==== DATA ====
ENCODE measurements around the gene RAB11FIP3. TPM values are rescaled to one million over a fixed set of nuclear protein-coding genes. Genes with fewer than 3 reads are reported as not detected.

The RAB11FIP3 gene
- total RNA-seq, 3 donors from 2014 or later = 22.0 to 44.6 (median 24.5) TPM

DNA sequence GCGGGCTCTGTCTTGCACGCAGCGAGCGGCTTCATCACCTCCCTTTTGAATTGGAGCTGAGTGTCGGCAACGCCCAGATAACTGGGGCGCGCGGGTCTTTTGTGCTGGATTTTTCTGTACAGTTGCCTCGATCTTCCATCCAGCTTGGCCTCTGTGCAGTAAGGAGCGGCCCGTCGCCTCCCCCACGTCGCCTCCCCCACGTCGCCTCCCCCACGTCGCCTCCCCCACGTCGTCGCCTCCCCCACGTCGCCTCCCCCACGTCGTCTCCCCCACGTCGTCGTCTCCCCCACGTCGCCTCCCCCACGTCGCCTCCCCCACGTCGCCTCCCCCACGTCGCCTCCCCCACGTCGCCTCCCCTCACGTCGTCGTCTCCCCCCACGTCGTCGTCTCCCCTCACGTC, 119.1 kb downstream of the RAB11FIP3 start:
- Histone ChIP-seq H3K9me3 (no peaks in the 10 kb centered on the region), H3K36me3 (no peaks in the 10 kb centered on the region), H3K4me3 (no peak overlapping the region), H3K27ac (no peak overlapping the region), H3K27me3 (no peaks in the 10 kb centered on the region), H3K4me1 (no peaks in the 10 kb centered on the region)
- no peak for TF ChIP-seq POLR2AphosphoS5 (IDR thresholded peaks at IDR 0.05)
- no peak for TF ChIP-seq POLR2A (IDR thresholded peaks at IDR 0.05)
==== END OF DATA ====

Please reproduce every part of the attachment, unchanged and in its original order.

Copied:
ENCODE measurements around the gene RAB11FIP3. TPM values are rescaled to one million over a fixed set of nuclear protein-coding genes. Genes with fewer than 3 reads are reported as not detected.

The RAB11FIP3 gene
- total RNA-seq, 3 donors from 2014 or later = 22.0 to 44.6 (median 24.5) TPM

DNA sequence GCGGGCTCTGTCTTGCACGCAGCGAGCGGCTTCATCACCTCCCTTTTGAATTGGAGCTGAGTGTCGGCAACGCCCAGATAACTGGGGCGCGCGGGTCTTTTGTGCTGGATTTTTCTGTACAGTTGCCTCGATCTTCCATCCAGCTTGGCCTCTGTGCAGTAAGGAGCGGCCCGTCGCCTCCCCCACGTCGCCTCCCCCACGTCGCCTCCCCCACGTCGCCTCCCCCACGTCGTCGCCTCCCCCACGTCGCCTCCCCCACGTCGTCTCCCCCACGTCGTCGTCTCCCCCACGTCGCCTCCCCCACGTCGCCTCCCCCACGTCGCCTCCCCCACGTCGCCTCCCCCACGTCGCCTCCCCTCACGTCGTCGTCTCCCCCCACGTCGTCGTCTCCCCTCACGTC, 119.1 kb downstream of the RAB11FIP3 start:
- Histone ChIP-seq H3K9me3 (no peaks in the 10 kb centered on the region), H3K36me3 (no peaks in the 10 kb centered on the region), H3K4me3 (no peak overlapping the region), H3K27ac (no peak overlapping the region), H3K27me3 (no peaks in the 10 kb centered on the region), H3K4me1 (no peaks in the 10 kb centered on the region)
- no peak for TF ChIP-seq POLR2AphosphoS5 (IDR thresholded peaks at IDR 0.05)
- no peak for TF ChIP-seq POLR2A (IDR thresholded peaks at IDR 0.05)